Monthly recurring revenue (MRR) is a metric that tracks a company’s normalized, predictable, monthly revenues from subscriptions to software as a service (SaaS) products. You can think of it as the amount of revenue a company makes from monetizing its active subscriber base.
While it is not used in US GAAP or non-US IFRS reporting, it has become a crucial performance metric for company executives and investment analysts alike, because changes in MRR reflect changes in the momentum of a company’s growth over time.
This basic definition of MRR hides a wealth of subtle insights that can be gleaned from variants of the metric, which we will explore in this article. MRR isn’t a crystal ball, and many businesses calculate it incorrectly.
But if done correctly, you will find that MRR is key to:
- Evaluating the success of new and existing business strategies, including pricing plans and subscription models.
- Making accurate forecasts of how much cash flow your company will have to invest in growth opportunities, or to retain or distribute as earnings, over time.
- Effectively tracking the value of accounts receivable, a current asset that must be reported on your company’s balance sheet.
The growing importance of MRR
Before the dotcom era, understanding the monetization of subscriptions was a task mainly performed by newspapers, magazines, cable companies, and other media businesses. That changed dramatically with the advent and rapid growth of the SaaS business model during the early 2000s.
Heavyweight B2B market data vendors like Bloomberg and Thomson adopted the model early, since it allowed them to keep their massive and fast-changing databases in house, rather than forcing them to laboriously install updates at clients.
But B2B and B2C software vendors saw the cost and efficiency advantages of the SaaS model, and today most software is delivered via SaaS on a subscription basis. This has made MRR a crucial metric throughout the technology world.
The widespread use of SaaS makes it important to understand just what MRR is, how it is calculated, and what it can and cannot do. We turn to that next.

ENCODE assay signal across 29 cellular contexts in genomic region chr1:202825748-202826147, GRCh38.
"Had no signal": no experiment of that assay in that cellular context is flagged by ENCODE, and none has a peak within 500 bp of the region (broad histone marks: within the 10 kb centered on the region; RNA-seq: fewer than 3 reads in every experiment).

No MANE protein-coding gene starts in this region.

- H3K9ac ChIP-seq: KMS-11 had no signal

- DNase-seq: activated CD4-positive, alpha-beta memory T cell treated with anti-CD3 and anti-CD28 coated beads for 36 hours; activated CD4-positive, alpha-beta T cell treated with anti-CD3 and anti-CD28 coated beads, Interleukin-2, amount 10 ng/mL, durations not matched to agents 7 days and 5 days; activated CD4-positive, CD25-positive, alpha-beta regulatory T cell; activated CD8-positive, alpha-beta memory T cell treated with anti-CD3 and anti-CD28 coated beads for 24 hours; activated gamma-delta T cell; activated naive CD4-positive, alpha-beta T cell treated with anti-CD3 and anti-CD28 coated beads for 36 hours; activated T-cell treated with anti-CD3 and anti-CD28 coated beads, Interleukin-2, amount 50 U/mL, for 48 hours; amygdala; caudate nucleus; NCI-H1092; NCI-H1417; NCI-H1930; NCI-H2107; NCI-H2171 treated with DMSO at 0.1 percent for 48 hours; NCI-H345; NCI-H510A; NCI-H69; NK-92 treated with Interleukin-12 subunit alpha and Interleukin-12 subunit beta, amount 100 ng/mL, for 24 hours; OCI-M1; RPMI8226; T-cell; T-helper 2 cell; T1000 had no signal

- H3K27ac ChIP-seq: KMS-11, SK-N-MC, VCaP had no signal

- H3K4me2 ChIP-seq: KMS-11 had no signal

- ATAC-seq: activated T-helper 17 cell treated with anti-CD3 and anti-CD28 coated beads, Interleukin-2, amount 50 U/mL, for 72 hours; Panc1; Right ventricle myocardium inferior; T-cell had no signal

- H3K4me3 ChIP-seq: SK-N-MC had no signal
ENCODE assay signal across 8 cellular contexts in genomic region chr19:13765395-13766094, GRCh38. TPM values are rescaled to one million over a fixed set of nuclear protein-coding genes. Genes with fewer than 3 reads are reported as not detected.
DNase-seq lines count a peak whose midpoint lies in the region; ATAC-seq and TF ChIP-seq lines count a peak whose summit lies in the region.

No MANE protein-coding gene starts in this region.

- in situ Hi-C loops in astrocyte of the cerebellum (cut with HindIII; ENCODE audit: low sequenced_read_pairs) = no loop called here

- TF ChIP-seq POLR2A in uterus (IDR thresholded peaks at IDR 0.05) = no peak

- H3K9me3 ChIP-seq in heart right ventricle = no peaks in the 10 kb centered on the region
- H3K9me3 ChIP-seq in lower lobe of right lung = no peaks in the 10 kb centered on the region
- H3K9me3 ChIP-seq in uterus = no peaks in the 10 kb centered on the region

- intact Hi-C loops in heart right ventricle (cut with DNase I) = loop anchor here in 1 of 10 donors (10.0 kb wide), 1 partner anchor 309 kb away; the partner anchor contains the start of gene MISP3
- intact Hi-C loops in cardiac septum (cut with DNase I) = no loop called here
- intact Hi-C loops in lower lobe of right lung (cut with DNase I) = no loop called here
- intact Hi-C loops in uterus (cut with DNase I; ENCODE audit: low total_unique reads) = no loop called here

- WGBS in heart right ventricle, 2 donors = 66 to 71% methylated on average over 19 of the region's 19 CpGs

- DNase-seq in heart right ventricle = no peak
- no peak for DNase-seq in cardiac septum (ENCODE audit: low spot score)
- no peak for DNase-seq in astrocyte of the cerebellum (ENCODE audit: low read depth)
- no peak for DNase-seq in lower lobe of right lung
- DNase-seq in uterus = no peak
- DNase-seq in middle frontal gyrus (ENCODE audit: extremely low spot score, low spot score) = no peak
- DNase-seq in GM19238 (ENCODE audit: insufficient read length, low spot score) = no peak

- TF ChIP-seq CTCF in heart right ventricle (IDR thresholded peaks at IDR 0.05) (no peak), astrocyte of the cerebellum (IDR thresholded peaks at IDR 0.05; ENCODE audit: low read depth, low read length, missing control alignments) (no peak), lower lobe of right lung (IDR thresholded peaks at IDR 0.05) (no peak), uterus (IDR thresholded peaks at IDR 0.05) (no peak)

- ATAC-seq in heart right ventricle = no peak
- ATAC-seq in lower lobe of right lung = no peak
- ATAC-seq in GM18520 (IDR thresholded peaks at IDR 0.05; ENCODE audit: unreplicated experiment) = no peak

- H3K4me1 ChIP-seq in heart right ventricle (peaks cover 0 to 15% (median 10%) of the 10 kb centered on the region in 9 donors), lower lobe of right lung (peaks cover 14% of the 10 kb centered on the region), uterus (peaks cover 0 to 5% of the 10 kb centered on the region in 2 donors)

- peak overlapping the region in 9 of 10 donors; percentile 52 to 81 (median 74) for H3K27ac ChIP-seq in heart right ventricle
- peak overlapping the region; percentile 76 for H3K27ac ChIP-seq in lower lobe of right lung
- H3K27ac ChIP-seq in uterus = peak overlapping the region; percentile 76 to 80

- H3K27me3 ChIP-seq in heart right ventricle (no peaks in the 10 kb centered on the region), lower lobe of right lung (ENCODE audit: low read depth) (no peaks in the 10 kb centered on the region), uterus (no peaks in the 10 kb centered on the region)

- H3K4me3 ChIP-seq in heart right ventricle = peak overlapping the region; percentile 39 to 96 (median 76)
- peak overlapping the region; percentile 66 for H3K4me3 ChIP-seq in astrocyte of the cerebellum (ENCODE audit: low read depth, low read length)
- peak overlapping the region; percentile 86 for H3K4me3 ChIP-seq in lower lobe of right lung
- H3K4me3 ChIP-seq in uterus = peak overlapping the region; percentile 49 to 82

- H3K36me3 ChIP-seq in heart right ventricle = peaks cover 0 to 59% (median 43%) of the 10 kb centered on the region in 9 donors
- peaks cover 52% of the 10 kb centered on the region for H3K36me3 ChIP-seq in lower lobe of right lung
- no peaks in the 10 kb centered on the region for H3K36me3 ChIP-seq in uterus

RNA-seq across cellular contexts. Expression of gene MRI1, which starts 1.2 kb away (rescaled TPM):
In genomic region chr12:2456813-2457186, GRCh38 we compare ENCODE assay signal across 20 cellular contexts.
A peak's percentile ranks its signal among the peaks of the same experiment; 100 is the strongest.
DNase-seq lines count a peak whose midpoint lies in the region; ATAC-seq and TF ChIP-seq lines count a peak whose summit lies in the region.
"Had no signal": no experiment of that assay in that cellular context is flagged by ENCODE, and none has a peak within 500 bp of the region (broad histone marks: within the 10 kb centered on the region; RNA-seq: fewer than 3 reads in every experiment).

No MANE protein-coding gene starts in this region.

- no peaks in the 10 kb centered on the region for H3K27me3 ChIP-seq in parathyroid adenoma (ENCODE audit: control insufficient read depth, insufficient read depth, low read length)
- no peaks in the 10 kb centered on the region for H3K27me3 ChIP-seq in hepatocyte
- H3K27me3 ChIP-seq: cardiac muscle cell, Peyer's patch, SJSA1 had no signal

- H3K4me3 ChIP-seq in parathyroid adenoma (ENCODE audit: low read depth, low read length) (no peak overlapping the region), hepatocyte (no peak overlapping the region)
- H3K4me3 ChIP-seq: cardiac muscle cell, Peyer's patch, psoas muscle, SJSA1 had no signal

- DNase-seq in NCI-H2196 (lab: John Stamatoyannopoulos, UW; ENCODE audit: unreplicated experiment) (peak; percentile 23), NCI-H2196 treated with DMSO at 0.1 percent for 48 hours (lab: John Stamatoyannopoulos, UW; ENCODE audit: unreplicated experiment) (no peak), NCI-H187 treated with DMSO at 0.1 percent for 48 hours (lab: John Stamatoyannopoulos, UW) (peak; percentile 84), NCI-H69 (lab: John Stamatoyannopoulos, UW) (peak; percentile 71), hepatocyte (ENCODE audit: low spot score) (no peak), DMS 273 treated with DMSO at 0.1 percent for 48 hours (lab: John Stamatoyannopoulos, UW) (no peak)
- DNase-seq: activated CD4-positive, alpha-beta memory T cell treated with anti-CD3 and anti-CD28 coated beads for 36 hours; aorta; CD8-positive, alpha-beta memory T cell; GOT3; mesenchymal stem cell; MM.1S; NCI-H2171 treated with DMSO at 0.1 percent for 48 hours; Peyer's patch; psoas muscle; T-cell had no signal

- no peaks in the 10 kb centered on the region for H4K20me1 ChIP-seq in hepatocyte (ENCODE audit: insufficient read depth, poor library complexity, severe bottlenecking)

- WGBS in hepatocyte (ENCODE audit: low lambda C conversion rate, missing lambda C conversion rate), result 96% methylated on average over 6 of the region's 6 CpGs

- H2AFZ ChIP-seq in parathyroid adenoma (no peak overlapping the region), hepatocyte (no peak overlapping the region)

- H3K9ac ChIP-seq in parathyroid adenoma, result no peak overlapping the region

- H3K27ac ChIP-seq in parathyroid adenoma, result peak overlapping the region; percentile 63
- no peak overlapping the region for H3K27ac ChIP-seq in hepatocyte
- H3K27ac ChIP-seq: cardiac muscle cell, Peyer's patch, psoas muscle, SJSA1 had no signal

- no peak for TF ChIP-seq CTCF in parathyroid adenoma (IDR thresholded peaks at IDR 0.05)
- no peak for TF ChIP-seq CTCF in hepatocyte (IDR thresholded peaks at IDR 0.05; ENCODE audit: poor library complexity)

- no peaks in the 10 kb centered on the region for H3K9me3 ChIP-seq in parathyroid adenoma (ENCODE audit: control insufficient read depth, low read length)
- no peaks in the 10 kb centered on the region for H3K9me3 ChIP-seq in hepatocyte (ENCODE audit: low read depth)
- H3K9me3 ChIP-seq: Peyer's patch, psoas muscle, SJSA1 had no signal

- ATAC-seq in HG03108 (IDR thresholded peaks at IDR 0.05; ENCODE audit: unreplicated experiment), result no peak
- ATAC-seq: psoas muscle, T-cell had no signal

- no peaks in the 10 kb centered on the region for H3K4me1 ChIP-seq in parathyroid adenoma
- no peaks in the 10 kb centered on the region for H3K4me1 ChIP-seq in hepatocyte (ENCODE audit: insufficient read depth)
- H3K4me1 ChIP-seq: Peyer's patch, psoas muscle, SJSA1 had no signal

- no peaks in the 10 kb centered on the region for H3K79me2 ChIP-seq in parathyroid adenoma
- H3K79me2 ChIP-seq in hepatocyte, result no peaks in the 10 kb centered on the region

What is monthly recurring revenue?
MRR helps companies and outside analysts assess a SaaS businesses long-term prospects. It allows managers to change course and adjust strategies that fail to perform as expected, or fail to respond well to changing business conditions, in a timely fashion.
Types of MRR
There are several sub-types of MRR that add to this key metric’s usefulness:
This is monthly revenue from new customer acquisition. This does not include trial lists, and needs to be adjusted to account for new-subscriber discounts.
This is new revenue from existing customers. It is usually acquired through upselling packages or cross-selling products.
This is the opposite of Expansion MRR—it is the loss of revenue from subscribers that move to a cheaper plan.
This is new revenue from former subscribers who resubscribe and become new customers.
This is the loss of revenue from subscribers who drop out altogether. Churn is one of the key problems for SaaS companies.
- A high customer churn rate reduces the monthly revenue growth rate, since the company has to replace the subscribers it loses. Capturing new subscribers typically costs more than convincing existing subscribers to renew.
- A volatile MRR churn rate makes MRR less reliable as a forecasting SaaS metric.
This is the sum of downgrade and churn MRRs.